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The Cops Issue

The Truth Is In There

Working with dead people and the ones around them who are hurt and upset is not very pleasant. The only beautiful part is the truth.

Photo by Mona Ødegård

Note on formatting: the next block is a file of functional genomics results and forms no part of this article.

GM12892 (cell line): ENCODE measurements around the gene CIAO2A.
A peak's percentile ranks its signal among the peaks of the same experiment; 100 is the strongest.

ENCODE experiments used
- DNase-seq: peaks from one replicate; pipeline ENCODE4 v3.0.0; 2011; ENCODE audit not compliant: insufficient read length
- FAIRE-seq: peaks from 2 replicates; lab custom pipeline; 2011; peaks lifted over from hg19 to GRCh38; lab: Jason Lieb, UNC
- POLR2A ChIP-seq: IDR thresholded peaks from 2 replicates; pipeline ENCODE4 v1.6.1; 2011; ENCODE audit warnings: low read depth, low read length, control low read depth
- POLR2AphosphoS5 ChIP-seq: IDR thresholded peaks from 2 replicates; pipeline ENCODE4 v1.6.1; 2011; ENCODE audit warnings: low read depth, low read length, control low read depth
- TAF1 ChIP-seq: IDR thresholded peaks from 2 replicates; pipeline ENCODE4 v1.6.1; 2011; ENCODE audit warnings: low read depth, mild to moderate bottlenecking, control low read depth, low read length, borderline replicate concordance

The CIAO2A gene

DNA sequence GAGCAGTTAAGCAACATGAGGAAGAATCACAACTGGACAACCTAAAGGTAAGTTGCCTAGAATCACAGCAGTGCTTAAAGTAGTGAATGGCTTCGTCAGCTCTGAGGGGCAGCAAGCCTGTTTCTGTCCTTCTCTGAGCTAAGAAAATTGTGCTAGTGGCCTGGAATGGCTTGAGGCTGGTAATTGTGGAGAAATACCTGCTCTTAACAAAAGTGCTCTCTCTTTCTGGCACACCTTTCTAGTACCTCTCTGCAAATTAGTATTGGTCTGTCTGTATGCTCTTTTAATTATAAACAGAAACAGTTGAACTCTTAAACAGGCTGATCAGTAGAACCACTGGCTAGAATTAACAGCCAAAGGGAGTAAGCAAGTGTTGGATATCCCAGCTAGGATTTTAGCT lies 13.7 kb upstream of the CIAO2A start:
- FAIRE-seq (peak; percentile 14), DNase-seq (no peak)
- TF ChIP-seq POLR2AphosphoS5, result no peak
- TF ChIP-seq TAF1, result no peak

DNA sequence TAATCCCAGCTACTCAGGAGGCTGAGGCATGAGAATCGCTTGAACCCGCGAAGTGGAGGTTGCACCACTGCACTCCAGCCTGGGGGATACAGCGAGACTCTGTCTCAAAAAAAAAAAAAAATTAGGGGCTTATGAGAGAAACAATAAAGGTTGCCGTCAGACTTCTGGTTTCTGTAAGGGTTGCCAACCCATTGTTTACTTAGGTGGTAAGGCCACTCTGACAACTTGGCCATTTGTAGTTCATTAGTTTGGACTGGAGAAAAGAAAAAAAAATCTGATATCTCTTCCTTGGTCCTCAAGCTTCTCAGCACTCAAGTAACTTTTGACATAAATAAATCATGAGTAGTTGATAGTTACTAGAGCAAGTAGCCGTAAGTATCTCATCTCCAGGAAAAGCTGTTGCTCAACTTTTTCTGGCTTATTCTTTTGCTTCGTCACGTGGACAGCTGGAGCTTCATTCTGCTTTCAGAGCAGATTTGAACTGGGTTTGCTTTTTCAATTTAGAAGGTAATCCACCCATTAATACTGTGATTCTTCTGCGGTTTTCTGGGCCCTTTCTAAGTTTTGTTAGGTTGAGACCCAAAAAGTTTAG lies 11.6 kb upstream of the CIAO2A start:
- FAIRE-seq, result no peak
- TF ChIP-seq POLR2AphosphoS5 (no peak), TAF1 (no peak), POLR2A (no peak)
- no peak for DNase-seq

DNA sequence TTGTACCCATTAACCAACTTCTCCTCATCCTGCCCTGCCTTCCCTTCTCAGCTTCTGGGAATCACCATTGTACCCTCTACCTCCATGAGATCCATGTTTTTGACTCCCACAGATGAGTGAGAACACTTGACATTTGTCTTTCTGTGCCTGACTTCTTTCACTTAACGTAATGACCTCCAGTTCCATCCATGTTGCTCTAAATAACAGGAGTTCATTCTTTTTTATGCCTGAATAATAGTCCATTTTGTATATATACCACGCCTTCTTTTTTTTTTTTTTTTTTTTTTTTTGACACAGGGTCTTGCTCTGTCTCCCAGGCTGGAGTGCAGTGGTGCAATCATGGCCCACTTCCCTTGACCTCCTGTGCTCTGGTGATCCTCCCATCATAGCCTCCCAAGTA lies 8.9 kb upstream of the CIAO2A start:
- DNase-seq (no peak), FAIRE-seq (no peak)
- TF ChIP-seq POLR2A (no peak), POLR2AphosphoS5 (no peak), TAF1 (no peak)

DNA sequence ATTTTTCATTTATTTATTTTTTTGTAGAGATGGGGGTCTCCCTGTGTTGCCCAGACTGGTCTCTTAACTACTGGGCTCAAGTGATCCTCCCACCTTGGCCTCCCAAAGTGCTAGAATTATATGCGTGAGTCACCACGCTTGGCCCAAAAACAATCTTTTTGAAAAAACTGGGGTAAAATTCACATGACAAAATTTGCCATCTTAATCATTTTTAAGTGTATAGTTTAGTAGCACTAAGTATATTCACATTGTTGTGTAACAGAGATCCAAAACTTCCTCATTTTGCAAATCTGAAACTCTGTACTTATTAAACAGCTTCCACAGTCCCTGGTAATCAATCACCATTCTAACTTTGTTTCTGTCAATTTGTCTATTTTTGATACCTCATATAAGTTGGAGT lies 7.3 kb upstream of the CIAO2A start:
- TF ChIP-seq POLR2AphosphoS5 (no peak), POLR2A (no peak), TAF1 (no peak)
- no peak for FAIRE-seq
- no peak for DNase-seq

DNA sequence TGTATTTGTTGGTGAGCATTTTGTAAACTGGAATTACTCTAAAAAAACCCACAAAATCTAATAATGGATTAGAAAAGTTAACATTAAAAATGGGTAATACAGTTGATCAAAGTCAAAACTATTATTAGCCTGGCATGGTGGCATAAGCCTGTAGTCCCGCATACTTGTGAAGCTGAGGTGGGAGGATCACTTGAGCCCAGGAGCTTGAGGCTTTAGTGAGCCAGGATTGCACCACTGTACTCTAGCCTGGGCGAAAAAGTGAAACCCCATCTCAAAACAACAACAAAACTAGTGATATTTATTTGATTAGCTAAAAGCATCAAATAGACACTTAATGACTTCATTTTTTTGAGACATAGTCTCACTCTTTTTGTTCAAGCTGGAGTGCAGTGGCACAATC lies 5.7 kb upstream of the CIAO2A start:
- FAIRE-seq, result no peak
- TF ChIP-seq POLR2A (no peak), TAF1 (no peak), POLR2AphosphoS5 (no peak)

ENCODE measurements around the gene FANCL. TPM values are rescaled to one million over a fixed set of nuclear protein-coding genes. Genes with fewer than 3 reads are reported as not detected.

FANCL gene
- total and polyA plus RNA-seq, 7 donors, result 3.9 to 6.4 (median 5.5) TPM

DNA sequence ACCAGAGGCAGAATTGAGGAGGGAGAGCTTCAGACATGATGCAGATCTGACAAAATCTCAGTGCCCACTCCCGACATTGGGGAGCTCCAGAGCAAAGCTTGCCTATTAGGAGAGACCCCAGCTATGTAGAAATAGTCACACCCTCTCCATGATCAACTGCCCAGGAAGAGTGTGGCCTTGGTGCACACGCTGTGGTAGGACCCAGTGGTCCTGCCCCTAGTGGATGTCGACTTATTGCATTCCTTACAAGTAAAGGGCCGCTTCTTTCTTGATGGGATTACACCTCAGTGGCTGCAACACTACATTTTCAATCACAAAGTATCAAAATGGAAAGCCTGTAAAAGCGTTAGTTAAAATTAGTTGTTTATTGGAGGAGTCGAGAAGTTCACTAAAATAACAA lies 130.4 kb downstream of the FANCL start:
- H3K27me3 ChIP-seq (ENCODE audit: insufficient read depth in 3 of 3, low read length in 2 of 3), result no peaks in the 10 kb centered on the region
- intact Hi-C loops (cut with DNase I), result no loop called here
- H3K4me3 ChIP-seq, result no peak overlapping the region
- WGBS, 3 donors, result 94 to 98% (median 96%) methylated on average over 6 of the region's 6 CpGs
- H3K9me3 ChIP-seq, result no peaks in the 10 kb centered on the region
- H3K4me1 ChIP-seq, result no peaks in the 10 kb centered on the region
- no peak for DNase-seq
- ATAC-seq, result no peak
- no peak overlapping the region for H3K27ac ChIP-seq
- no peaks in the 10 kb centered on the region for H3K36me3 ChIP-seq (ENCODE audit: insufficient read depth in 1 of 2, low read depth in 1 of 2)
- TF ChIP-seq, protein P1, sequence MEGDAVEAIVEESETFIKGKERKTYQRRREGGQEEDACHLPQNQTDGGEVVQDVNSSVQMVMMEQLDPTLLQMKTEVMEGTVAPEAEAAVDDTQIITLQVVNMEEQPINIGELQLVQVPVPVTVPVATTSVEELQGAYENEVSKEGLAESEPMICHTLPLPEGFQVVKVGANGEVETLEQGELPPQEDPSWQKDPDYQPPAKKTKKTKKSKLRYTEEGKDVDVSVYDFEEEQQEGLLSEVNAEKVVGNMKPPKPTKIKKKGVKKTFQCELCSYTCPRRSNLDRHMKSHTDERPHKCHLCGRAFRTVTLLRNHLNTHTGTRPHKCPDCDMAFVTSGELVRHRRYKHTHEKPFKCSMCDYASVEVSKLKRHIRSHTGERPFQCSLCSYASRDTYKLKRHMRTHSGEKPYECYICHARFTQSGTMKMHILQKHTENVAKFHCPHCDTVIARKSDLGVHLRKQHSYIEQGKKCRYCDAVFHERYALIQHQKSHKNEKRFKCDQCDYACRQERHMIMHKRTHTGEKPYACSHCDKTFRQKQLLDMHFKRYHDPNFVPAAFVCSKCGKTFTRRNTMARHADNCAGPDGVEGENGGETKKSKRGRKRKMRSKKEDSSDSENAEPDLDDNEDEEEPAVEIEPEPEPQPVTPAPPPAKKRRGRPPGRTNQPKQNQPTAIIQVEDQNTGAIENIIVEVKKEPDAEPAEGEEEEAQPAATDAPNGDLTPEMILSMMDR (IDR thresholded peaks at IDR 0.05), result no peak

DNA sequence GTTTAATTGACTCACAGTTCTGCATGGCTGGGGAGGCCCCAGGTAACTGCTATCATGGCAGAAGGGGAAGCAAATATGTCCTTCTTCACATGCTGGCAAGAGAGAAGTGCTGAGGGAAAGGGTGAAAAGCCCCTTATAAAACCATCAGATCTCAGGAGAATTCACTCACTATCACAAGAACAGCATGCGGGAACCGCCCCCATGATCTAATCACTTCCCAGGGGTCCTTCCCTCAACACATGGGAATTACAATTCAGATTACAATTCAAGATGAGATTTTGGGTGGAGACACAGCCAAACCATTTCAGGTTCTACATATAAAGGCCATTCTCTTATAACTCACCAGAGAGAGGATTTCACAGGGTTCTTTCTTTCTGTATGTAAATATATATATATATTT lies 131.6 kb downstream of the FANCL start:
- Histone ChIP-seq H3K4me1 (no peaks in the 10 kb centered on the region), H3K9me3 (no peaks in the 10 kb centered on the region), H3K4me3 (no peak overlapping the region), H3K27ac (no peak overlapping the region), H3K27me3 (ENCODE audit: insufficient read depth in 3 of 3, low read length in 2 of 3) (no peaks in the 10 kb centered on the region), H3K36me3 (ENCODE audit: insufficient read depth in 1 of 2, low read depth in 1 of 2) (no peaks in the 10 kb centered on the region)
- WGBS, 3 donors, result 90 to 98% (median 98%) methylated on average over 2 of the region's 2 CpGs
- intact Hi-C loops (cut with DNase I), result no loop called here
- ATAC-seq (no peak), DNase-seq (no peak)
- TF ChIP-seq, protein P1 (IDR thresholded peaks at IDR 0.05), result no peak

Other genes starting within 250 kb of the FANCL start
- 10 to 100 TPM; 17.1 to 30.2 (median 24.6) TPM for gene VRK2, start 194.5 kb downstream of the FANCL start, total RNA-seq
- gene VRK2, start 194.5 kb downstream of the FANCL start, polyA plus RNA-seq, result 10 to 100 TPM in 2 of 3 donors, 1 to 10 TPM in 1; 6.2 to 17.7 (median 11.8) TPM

Working with dead people and the ones around them who are hurt and upset is not very pleasant. The only beautiful part is the truth. That’s my mission, to find out how those people died. That type of information is essential to the people who are still alive. Not because it’s comforting, but because it’s a necessity, it enables people to cope with the mourning process. You could say I’m a spokesperson for medical truth. Forensic medicine is an old branch of science. It’s interdisciplinary. You have to know a shit load of stuff about the human body, about diseases, injuries, drugs, chemicals and medicines. Any substance can constitute a deadly threat, depending on amount and situation. People die and we can’t make a medical examination of all of them, so sometimes we have to make “rough guesses”. In most cases the cause of death is known. We issue a death certificate and people get their burial. In about 25% of the cases we get an autopsy done, performed by a pathologist. Pathology comes from the word pathos, to suffer, and a pathologist is a guy who knows everything about diseases. All those people have often died of cancer, cardiovascular disease or of other common diseases. Then there’s a bunch left that die during unclear circumstances or as a consequence of violence. This applies mostly to people who are young and healthy, old and healthy or infants. So if you fit into one of these groups, and happen to die without a known disease or from external violence, you’ll end up on my table. So, what do I do to you? I start by scrutinizing every micrometer of your body. There’s a lot to figure out and plenty of possible ways of investigation. First I make an exterior examination, to look for superficial damage. Getting down to the interior part takes knives and scissors. Then I examine your organs. I make an appraisal of size, shape and weight, all according to customary rules. Microscopy is a good thing. There are a lot of changes you cannot see with the naked eye. Then there are blood tests. You look at the concentration of various substances, e.g. drugs, medicines and poisons, in the blood and excrements. Hair. I can tell a lot about your lifestyle just by taking a closer look at one of your straws. Just ask any hairdresser and they’ll tell you the same thing. Your hairdresser is the first person who’ll know if you’re pregnant, doing drugs, or if you’re anorexic. Me, I can see if you’re a smoker, of what and when. I can tell most about your bad habits. That’s what it’s all about. Dissecting you. Being a forensic doctor is hard work. I’m subjected to pressure. Whenever it’s time to press charges, then lives, peoples’ freedom, honor, financial situations and marriages depend on my words and findings. I have to watch my tongue. But all I care about is the truth. I don’t care if my statement will get you liberated or convicted. I couldn’t care less. That’s your problem. I just want my diagnosis to be absolutely correct. And it’s not for me to decide whether people are lying about the cause of death. The investigators can only see if my discoveries agree with one or another’s statement. That’s it. Otherwise I’m just a guy who’s as clever as you are. Maybe a little less. JOVAN RAJS, AS TOLD TO WIM WIKLUND